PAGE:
nly Tarantino can turn comic books into first-rate bubblegum, the kind with flavor that doesn’t quit out after five minutes. These are martial arts action flicks fueled by All-American Saturday matinée adrenaline, creating a near-perfect genre meld. The Bride (Uma Thurman) is shot up and left for dead by assassin honcho Bill (David Carradine) and his Deadly Viper Assassination Squad. The Bride wanted out of the Vipers, but, bang, she’s gunned down at the alter. (Oh, a little detail: she’s pregnant.) When she wakes from a protracted coma, it’s revenge time — told in chapters.
Tarantino adores Thurman and Thurman loves him back, morphing from distressed damsel to martial arts queen in blink. Volume 1 swashbuckles through a rash of ritual killings and climaxes in an epic Kung Fu gang fight that pits The Bride against a multiplying gang with O-Ren Ishii (Lucy Liu) as the target. It like violence orchestrated by Busby Berkeley. Volume 2 settles down (relatively speaking) and focuses on The Bride’s final task, tracking down Bill (and, you guessed it, their daughter).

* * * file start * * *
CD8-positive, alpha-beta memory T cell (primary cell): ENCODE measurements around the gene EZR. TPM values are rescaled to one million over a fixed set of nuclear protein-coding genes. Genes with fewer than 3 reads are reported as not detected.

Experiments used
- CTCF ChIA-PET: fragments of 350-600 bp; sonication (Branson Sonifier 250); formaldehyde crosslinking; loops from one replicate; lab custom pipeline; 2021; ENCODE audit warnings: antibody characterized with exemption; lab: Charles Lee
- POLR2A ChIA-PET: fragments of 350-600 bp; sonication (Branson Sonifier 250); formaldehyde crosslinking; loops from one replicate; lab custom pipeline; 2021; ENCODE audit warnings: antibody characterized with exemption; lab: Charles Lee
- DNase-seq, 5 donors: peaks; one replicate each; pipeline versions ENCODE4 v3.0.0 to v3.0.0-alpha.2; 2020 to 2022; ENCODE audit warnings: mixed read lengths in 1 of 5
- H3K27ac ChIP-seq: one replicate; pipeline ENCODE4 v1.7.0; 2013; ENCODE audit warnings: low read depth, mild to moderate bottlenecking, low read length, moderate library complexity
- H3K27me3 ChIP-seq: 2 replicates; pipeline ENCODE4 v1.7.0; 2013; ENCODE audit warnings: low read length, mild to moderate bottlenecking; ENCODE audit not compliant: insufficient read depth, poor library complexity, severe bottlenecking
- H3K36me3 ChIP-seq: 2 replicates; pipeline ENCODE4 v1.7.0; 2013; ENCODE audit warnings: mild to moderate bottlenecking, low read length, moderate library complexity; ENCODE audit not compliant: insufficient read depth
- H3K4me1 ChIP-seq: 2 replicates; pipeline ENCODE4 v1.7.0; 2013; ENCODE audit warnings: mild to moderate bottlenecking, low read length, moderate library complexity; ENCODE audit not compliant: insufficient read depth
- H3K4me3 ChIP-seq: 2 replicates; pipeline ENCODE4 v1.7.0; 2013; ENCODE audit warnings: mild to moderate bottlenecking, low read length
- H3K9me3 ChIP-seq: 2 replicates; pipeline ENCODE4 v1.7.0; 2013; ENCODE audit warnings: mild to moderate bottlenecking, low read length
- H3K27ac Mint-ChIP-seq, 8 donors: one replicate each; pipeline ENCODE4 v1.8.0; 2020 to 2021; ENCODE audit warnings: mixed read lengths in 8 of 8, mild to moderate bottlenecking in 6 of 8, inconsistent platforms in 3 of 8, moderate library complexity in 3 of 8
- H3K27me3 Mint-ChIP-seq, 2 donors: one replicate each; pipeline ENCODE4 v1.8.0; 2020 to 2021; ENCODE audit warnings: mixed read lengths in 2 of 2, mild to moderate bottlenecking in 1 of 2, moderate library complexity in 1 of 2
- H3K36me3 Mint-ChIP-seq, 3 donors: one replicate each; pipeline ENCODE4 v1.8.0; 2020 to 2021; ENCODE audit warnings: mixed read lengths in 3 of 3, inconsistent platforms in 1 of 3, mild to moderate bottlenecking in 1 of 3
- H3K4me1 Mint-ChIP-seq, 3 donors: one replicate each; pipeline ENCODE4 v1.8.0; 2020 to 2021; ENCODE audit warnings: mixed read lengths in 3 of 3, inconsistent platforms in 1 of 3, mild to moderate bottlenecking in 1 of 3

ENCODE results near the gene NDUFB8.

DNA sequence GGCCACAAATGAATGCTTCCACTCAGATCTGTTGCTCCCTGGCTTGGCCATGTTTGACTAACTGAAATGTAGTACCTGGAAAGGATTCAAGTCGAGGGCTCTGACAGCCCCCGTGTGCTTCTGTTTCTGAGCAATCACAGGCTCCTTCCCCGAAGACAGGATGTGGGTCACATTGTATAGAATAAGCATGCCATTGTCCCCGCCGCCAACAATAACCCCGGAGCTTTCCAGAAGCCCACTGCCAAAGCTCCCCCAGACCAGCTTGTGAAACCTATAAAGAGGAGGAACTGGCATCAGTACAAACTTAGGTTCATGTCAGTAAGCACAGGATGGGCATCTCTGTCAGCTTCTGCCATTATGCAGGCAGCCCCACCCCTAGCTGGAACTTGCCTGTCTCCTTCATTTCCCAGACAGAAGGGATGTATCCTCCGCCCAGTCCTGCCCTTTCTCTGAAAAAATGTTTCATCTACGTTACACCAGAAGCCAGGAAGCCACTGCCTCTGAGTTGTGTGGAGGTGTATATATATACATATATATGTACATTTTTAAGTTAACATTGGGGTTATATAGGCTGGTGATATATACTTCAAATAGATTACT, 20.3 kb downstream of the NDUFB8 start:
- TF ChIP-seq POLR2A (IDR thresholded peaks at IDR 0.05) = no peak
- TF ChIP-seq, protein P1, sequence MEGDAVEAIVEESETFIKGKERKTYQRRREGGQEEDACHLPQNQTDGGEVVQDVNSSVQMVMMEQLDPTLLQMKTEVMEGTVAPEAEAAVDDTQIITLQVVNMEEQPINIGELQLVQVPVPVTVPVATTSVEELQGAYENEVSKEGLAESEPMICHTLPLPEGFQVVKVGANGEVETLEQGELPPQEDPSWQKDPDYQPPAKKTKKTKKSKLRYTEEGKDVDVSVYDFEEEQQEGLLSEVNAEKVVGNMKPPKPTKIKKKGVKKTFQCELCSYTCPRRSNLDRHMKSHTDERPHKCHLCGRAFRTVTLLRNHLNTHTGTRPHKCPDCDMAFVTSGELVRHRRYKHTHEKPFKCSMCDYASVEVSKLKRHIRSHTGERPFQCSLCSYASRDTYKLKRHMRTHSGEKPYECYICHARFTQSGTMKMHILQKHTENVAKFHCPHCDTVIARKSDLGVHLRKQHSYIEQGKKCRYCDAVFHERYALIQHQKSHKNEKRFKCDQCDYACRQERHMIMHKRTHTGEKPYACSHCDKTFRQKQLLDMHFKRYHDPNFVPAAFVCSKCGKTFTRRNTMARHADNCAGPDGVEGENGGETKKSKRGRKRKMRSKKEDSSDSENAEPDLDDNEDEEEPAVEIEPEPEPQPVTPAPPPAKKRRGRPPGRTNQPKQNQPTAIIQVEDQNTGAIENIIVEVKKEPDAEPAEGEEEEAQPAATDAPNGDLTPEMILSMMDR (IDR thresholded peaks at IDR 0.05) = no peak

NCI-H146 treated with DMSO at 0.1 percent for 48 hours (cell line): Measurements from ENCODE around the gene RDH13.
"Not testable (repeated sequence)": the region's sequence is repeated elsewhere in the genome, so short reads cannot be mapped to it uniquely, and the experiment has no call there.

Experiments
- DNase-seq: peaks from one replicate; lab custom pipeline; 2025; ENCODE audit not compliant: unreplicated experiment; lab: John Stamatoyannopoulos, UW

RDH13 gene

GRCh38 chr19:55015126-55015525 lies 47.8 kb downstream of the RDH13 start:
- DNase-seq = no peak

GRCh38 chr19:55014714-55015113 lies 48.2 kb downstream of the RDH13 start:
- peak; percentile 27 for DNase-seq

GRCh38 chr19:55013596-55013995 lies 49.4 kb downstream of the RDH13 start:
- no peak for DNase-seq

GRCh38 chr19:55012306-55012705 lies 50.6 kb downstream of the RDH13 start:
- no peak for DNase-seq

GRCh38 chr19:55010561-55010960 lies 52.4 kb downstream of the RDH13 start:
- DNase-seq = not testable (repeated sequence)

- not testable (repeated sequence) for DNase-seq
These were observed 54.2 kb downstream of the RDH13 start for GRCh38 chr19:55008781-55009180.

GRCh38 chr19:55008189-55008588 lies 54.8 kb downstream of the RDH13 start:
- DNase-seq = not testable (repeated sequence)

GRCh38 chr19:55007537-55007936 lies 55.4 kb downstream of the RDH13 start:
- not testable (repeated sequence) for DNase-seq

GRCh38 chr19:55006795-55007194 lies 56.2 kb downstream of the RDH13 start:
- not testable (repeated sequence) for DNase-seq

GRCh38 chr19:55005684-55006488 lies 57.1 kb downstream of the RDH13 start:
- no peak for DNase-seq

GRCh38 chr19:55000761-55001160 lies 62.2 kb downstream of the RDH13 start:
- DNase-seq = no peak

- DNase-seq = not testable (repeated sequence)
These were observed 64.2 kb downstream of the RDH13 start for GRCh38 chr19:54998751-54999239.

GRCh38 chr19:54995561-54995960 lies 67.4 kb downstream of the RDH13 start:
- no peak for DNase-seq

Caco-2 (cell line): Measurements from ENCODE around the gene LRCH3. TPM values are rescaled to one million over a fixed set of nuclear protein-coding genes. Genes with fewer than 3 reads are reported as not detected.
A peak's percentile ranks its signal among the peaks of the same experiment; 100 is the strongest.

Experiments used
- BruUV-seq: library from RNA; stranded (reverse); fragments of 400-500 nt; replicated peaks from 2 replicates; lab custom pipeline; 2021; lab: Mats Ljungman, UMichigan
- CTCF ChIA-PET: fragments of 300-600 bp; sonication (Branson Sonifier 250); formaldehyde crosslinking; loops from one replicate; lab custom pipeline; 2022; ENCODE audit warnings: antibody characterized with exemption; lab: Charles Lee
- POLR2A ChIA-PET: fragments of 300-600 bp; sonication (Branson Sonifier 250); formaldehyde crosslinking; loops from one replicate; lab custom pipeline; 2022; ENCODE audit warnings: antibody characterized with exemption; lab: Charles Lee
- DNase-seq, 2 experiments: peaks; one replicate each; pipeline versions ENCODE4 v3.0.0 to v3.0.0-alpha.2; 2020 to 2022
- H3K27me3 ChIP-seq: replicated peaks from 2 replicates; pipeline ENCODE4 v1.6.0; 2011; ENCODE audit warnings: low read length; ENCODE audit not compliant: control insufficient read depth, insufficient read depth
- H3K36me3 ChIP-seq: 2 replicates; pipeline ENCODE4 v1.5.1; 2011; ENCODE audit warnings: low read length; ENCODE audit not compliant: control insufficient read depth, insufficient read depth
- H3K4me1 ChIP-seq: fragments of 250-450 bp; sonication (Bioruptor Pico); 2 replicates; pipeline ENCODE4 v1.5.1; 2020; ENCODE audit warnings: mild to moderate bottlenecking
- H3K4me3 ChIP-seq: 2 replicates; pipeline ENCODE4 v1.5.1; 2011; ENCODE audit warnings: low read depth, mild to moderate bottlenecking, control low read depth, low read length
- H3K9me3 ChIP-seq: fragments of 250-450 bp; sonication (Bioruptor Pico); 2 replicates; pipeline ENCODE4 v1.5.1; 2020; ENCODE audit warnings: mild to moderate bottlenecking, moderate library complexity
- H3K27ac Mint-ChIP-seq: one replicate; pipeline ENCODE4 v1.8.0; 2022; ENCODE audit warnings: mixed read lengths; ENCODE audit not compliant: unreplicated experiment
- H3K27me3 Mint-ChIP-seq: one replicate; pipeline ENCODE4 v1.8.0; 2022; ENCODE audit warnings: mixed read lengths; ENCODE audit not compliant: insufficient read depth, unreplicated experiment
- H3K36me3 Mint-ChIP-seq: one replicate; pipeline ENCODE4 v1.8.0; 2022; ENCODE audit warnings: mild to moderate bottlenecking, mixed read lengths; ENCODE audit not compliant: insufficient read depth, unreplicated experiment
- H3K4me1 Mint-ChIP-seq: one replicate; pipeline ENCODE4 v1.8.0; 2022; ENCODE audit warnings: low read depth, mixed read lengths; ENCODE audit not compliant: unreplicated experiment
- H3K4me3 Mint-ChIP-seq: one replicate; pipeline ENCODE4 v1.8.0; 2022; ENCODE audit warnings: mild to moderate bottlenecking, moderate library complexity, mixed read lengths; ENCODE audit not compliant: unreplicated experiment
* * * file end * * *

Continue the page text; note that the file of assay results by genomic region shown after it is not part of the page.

The violence is fierce throughout, but Tarantino drops in animated sections to remind you it’s just a movie. The stylishness of the undertaking is matched only by its distinct compassion; characters lay down challenges before attacking. Honor does matter. Great stuff.